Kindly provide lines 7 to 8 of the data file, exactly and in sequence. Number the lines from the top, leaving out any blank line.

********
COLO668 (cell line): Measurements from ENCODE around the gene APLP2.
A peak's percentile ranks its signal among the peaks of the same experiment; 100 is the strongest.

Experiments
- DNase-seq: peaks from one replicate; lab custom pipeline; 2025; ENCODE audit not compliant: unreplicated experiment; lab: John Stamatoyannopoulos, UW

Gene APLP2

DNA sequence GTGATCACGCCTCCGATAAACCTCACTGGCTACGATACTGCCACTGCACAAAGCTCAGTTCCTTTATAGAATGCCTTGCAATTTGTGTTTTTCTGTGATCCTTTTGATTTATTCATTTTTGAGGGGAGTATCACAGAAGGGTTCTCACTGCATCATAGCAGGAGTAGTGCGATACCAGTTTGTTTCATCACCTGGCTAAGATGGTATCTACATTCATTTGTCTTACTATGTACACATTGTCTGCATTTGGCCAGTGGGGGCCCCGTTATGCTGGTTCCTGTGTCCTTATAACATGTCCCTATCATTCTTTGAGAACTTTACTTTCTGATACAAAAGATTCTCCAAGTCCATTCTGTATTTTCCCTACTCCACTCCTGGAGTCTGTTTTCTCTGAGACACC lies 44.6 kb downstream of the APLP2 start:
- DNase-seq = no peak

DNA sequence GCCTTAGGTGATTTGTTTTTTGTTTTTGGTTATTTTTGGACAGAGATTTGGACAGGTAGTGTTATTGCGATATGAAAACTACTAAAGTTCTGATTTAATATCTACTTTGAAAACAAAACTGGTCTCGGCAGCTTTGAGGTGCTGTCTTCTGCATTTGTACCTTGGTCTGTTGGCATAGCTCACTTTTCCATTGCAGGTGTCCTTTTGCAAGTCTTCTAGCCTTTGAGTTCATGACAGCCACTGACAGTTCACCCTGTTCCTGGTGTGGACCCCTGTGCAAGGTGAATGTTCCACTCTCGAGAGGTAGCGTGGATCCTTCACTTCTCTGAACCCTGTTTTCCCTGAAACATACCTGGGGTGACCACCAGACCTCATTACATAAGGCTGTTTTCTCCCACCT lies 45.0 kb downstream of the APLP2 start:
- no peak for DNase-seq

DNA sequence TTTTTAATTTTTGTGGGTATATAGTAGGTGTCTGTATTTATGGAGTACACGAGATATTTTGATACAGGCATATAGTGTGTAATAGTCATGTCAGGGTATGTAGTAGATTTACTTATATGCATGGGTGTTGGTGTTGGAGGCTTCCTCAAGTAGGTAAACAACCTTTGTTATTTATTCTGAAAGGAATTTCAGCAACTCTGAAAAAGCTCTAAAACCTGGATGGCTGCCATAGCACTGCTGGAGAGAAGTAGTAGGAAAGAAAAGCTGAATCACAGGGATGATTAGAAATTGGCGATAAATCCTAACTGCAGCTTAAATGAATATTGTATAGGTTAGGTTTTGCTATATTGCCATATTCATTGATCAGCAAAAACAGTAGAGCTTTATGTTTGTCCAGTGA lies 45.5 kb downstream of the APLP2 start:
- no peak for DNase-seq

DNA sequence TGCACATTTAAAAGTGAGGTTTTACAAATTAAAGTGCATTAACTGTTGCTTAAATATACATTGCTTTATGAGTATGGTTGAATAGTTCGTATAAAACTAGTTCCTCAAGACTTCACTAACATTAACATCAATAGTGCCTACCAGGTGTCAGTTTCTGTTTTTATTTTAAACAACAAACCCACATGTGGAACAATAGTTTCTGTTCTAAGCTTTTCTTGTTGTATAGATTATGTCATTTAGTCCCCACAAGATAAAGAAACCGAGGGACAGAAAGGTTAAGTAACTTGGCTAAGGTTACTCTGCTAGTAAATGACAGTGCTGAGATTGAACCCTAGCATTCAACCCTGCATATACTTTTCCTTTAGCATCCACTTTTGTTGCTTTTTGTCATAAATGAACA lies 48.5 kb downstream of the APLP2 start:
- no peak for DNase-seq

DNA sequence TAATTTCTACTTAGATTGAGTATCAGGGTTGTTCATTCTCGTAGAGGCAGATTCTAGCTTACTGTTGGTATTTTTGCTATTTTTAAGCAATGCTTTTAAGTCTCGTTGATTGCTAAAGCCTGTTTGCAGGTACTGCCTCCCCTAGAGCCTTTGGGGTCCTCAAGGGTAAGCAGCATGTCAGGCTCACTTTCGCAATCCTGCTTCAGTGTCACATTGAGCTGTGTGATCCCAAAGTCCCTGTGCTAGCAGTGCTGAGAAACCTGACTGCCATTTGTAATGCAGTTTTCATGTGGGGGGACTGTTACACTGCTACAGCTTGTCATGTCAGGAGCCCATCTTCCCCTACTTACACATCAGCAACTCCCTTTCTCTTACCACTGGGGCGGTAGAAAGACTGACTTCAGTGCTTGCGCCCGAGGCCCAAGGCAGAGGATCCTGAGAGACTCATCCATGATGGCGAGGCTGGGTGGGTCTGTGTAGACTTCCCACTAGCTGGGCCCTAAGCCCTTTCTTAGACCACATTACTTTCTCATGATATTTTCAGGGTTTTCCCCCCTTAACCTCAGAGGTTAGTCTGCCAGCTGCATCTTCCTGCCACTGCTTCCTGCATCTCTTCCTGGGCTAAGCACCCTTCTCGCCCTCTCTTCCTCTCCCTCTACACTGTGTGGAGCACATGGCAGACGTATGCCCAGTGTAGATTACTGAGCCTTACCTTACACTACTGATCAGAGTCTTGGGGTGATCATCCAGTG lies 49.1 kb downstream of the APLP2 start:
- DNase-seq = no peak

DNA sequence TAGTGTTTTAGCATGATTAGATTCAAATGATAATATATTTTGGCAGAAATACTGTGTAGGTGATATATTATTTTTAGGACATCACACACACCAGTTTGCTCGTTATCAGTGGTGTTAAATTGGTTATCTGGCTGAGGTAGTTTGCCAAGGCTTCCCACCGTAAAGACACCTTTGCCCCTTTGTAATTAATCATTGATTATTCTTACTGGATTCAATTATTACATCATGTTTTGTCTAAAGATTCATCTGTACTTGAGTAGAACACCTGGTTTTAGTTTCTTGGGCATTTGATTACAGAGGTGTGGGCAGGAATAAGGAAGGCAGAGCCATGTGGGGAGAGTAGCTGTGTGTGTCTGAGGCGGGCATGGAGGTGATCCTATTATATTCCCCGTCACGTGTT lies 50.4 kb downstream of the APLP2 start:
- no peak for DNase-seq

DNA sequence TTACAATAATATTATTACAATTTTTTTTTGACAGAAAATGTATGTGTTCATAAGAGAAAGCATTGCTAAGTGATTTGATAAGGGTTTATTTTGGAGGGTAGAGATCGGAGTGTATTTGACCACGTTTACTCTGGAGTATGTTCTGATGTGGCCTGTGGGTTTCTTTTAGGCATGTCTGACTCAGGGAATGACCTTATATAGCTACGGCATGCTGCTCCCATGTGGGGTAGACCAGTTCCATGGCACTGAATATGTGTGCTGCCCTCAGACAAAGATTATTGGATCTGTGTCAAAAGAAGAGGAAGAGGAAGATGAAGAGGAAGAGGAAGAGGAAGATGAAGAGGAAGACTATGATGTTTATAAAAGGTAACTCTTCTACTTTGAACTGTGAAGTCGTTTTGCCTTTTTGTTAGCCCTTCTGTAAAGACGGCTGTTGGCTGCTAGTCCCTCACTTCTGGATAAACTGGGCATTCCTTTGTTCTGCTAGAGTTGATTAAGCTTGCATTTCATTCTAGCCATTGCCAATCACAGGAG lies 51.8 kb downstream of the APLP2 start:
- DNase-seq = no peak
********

- DNase-seq = no peak

DNA sequence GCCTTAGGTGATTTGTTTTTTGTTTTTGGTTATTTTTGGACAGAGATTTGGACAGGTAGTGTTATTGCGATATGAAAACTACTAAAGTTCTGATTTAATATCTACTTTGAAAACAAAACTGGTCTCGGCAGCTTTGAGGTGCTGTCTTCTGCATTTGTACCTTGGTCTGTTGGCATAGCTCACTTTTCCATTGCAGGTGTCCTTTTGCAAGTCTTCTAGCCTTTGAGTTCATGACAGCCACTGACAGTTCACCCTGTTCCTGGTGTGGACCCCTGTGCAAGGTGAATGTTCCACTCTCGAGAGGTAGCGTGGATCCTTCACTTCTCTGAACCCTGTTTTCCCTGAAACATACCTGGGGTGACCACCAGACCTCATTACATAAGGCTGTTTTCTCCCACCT lies 45.0 kb downstream of the APLP2 start: